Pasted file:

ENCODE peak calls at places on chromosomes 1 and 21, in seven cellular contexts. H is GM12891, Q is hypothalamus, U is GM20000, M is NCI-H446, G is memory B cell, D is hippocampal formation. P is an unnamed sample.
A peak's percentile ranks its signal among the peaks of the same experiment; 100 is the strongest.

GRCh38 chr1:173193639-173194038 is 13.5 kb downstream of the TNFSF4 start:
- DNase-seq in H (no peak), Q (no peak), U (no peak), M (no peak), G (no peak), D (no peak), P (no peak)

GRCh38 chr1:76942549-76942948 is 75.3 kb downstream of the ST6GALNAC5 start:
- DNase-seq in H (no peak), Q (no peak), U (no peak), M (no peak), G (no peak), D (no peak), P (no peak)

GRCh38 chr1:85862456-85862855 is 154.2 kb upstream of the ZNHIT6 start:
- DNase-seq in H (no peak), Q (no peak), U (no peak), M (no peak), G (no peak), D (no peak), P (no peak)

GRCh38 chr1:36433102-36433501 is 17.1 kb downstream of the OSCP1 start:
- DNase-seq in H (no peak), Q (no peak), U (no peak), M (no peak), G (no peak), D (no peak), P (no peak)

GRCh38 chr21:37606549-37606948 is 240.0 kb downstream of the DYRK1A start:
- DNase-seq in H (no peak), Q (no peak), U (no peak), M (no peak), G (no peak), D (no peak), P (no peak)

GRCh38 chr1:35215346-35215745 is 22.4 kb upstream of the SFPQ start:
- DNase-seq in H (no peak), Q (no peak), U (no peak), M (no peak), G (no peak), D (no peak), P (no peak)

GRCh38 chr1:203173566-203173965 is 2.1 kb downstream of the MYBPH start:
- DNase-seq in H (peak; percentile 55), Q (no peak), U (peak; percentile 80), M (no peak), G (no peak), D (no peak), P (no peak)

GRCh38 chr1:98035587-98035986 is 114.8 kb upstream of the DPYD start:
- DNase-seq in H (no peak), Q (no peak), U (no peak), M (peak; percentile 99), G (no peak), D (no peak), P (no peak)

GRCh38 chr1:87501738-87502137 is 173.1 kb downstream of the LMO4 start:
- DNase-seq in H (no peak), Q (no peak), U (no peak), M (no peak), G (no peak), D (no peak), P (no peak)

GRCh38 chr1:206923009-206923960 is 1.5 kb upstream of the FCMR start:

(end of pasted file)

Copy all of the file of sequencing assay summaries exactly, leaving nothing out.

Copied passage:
ENCODE peak calls at places on chromosomes 1 and 21, in seven cellular contexts. H is GM12891, Q is hypothalamus, U is GM20000, M is NCI-H446, G is memory B cell, D is hippocampal formation. P is an unnamed sample.
A peak's percentile ranks its signal among the peaks of the same experiment; 100 is the strongest.

GRCh38 chr1:173193639-173194038 is 13.5 kb downstream of the TNFSF4 start:
- DNase-seq in H (no peak), Q (no peak), U (no peak), M (no peak), G (no peak), D (no peak), P (no peak)

GRCh38 chr1:76942549-76942948 is 75.3 kb downstream of the ST6GALNAC5 start:
- DNase-seq in H (no peak), Q (no peak), U (no peak), M (no peak), G (no peak), D (no peak), P (no peak)

GRCh38 chr1:85862456-85862855 is 154.2 kb upstream of the ZNHIT6 start:
- DNase-seq in H (no peak), Q (no peak), U (no peak), M (no peak), G (no peak), D (no peak), P (no peak)

GRCh38 chr1:36433102-36433501 is 17.1 kb downstream of the OSCP1 start:
- DNase-seq in H (no peak), Q (no peak), U (no peak), M (no peak), G (no peak), D (no peak), P (no peak)

GRCh38 chr21:37606549-37606948 is 240.0 kb downstream of the DYRK1A start:
- DNase-seq in H (no peak), Q (no peak), U (no peak), M (no peak), G (no peak), D (no peak), P (no peak)

GRCh38 chr1:35215346-35215745 is 22.4 kb upstream of the SFPQ start:
- DNase-seq in H (no peak), Q (no peak), U (no peak), M (no peak), G (no peak), D (no peak), P (no peak)

GRCh38 chr1:203173566-203173965 is 2.1 kb downstream of the MYBPH start:
- DNase-seq in H (peak; percentile 55), Q (no peak), U (peak; percentile 80), M (no peak), G (no peak), D (no peak), P (no peak)

GRCh38 chr1:98035587-98035986 is 114.8 kb upstream of the DPYD start:
- DNase-seq in H (no peak), Q (no peak), U (no peak), M (peak; percentile 99), G (no peak), D (no peak), P (no peak)

GRCh38 chr1:87501738-87502137 is 173.1 kb downstream of the LMO4 start:
- DNase-seq in H (no peak), Q (no peak), U (no peak), M (no peak), G (no peak), D (no peak), P (no peak)

GRCh38 chr1:206923009-206923960 is 1.5 kb upstream of the FCMR start: